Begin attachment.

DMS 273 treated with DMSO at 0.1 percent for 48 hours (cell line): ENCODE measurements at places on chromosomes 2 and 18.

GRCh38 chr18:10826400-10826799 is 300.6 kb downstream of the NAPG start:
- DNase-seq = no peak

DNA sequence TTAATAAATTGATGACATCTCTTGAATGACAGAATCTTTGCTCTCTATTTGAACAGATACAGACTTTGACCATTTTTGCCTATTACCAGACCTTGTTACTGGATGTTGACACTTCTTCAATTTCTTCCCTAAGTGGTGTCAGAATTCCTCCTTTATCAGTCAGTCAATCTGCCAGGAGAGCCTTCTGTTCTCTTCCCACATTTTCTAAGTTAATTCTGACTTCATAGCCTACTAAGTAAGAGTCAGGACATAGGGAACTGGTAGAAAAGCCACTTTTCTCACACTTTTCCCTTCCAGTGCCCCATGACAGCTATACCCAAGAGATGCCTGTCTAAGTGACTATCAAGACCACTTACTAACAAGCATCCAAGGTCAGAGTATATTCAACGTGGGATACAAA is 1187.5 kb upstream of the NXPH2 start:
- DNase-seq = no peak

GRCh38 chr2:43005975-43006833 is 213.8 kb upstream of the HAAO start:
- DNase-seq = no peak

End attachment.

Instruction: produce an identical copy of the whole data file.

DMS 273 treated with DMSO at 0.1 percent for 48 hours (cell line): ENCODE measurements at places on chromosomes 2 and 18.

GRCh38 chr18:10826400-10826799 is 300.6 kb downstream of the NAPG start:
- DNase-seq = no peak

DNA sequence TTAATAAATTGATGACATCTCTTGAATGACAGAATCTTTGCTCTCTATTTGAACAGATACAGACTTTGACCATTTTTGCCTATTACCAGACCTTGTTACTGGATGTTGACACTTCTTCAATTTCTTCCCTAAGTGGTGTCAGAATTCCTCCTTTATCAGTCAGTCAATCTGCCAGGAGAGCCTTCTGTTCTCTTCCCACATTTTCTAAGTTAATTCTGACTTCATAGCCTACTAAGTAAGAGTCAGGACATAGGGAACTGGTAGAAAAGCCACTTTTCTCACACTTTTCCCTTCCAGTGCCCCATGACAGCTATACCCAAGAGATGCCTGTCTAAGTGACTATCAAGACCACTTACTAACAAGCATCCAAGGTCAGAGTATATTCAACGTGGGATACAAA is 1187.5 kb upstream of the NXPH2 start:
- DNase-seq = no peak

GRCh38 chr2:43005975-43006833 is 213.8 kb upstream of the HAAO start:
- DNase-seq = no peak